If you are moving from a stock alloy set of wheels, which often sit around the 2,000g mark, you are going to experience a dramatic enhancement in agility. At 1,649g (actual), they should present a noticeable gain in acceleration over most stock gravel wheelsets too.

They aren’t the snappiest wheels off the line, but after the hub engagement and initial wind up, they willingly spin up to speed and hold momentum well too. What comes across as a slightly docile feel from standstill reincarnates in a far more positive manner, offering a smooth ride quality. The smoothing effect is noticeable whether it’s high-frequency or proper chunder too, so you should feel the benefits on both gravel bike and mountain bike alike. When things get very chunky the Red Zone 3s are very forgiving, allowing you to slither through rocky straights rather than pinballing off line. If you are the type of rider who doesn’t get hung up with the trail detail, this can result in a superbly fast set of wheels that take your rough guidance on line choice and figure the details out themselves.

This can lead to some proper fast descending as the forgiveness becomes more apparent the harder the Red Zone 3s are pushed. Of course, with lightweight and compliant XC wheels, there is always the risk of an Icarus moment where you catch an edge or rock and everything comes undone, so you have to be wary as to what you are getting yourself into. Luckily I had no such moments during testing and my test wheels are still running straight and true. 

Under high torqued turning maneuvers where you are really leveraging the increasingly wider cross-country handlebars, they do become a bit twangy. Struggling with the load up they can start to feel a little uncommitted to your line choice when compared to tighter wheel builds, stiffer carbon or heavier alloy options. This can result in some less than ideal ‘that will do’ line choices when attempting very dynamic direction changes, however, the same lateral flex that put you in that position seems to somewhat offset it. So as long as I kept the tires on the track they would usually sort out the mistakes they made.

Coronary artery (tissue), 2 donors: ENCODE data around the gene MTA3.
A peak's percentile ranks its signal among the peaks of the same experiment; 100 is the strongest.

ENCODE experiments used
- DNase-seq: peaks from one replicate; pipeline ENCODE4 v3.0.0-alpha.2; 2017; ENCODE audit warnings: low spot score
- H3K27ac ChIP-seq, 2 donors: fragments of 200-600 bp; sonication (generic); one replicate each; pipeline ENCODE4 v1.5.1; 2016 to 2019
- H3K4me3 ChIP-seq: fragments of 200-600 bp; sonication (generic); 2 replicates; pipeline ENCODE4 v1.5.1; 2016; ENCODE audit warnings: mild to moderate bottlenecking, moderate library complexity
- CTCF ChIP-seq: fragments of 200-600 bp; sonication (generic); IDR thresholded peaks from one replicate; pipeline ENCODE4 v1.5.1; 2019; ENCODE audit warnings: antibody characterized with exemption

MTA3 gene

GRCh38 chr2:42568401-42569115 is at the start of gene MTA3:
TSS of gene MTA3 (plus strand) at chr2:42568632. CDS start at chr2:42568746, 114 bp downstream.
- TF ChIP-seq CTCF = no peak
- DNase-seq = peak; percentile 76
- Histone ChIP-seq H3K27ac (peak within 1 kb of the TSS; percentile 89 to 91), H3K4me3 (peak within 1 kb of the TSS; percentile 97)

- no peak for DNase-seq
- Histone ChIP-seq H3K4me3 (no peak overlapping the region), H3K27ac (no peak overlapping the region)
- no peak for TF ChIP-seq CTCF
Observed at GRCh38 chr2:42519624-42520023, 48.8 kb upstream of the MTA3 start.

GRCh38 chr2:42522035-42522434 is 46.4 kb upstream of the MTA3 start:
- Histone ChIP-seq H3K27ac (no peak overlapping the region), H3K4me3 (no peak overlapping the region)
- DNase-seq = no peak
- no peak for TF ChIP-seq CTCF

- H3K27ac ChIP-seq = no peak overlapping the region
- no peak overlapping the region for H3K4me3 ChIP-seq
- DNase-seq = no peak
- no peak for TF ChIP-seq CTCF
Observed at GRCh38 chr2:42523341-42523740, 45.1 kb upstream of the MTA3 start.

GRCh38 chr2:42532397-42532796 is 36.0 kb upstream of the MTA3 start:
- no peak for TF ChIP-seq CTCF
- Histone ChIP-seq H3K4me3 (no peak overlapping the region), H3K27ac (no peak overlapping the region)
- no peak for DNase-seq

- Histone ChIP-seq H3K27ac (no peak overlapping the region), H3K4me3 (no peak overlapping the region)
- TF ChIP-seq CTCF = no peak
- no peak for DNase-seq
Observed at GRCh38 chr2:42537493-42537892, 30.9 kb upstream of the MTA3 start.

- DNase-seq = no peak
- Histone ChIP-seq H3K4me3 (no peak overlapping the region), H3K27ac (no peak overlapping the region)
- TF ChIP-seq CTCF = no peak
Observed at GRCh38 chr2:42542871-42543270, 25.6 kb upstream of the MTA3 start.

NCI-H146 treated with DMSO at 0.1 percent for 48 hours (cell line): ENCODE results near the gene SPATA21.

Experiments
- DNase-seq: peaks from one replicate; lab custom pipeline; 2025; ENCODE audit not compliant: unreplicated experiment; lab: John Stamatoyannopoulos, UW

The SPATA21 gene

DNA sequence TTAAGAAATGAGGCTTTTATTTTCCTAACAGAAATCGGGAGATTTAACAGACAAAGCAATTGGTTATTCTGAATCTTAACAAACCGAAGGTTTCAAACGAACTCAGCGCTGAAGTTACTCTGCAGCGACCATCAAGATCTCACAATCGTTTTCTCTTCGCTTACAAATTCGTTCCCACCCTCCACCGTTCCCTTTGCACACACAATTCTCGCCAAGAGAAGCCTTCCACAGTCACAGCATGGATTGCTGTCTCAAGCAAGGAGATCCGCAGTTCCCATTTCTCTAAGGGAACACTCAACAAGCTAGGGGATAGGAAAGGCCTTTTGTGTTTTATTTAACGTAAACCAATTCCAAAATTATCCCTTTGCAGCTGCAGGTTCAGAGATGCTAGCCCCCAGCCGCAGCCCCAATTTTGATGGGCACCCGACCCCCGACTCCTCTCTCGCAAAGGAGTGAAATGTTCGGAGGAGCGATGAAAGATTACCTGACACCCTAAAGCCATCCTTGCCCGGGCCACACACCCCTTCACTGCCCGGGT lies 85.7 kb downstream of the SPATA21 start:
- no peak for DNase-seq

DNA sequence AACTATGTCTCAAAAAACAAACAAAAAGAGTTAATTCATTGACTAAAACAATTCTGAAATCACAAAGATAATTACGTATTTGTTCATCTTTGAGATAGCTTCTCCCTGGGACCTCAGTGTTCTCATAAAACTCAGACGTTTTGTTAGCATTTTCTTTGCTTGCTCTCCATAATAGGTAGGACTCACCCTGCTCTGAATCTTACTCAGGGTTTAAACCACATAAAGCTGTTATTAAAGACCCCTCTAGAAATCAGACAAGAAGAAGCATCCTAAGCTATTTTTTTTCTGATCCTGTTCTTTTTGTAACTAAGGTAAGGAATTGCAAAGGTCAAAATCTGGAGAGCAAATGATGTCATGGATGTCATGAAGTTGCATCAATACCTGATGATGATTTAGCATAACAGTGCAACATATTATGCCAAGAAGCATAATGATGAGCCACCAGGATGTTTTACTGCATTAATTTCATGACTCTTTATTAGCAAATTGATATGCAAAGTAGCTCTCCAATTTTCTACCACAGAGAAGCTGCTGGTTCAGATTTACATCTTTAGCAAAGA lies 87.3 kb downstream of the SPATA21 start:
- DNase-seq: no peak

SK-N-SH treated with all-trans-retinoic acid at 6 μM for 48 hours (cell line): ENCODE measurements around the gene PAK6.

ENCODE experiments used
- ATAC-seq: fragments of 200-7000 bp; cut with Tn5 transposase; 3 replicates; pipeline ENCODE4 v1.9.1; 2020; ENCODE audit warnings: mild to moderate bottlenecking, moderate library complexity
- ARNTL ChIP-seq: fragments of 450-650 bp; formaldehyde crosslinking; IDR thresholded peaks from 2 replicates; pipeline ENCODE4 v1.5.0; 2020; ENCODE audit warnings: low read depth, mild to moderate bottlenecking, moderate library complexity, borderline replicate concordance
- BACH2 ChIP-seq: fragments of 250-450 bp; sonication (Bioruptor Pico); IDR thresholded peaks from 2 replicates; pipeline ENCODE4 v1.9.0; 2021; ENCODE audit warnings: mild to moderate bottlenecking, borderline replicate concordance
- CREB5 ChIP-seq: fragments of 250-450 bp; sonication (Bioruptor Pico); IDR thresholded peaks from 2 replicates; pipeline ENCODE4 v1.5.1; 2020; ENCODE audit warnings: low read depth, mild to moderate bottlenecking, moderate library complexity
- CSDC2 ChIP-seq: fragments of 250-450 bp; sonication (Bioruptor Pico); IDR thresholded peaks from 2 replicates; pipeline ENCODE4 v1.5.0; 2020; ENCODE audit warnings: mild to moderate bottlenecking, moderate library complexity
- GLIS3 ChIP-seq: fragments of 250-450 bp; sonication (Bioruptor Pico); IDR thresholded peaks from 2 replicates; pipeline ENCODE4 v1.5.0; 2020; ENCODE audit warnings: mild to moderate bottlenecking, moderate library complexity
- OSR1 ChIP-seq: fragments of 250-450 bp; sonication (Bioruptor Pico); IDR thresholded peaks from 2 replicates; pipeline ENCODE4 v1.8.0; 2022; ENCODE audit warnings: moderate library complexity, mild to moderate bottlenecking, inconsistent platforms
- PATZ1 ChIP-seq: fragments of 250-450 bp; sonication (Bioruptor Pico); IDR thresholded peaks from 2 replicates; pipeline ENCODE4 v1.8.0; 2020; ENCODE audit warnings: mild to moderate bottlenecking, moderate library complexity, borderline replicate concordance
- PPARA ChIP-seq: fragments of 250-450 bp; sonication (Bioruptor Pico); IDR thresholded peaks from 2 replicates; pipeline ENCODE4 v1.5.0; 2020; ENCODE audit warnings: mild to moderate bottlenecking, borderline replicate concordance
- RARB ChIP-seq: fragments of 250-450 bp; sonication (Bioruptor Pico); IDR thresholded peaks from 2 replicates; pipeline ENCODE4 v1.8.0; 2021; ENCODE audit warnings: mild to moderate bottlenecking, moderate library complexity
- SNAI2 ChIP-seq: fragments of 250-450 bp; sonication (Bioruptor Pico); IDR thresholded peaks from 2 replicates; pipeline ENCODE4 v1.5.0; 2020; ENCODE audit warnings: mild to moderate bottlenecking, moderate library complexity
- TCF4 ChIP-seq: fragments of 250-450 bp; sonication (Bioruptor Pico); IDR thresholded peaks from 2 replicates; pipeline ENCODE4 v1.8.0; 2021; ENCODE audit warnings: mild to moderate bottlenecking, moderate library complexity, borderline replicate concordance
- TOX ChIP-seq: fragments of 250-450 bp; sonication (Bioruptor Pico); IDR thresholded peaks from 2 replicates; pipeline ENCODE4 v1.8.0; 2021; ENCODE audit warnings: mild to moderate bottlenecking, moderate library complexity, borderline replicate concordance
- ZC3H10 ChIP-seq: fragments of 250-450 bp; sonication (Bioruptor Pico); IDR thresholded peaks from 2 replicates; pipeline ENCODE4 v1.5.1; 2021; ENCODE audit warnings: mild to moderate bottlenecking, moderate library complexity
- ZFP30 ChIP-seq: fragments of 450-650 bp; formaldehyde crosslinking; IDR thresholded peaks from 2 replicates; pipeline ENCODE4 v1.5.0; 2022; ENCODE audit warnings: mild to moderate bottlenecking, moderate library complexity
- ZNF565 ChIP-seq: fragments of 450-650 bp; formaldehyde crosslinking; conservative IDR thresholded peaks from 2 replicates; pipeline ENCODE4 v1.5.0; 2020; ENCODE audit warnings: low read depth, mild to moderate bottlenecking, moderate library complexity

Verdict

A little twangy in high torque turning situations which can hinder precision during dynamic riding, however these lightweight wheels will flatter your riding with a silky smooth ride quality. Despite being rather unfairly tortured on rowdy downcountry descents, our test samples are still running true as well. Setup was simple and the well-considered dimensions and competitive weight make these a great budget performance boost for everything from rugged adventure bikepacking to sporty XC razzing.

Tech Specs: Fulcrum Red Zone 3 wheelset

  • Price: $760 / £599.99 / €635
  • Weight: 1,649g (755g front, 894g rear)
  • Sizes: 29er, Boost 
  • Freehubs: XD, HG, Shimano MicroSpline
  • Rotors: Centerlock
  • Internal rim diameter: 25mm
Graham Cottingham
Senior reviews writer, Bike Perfect

Graham is all about riding bikes off-road. Based in Edinburgh he has some of the best mountain biking and gravel riding in the UK right on his doorstep. With almost 20 years of riding experience, he has dabbled in downhill, enduro and, most recently, gravel racing. Not afraid of a challenge, Graham has embraced bikepacking over the last few years and likes nothing more than strapping some bags to his bike and covering big miles to explore Scotlands wildernesses. When he isn’t shredding the gnar in the Tweed Valley, sleeping in bushes or tinkering with bikes, he is writing tech reviews for Bike Perfect and the muckier side of Cyclingnews 


Rides: Canyon Strive, 24 Bicycles Le Toy 3, Surly Steamroller

Height: 177cm

Weight: 71kg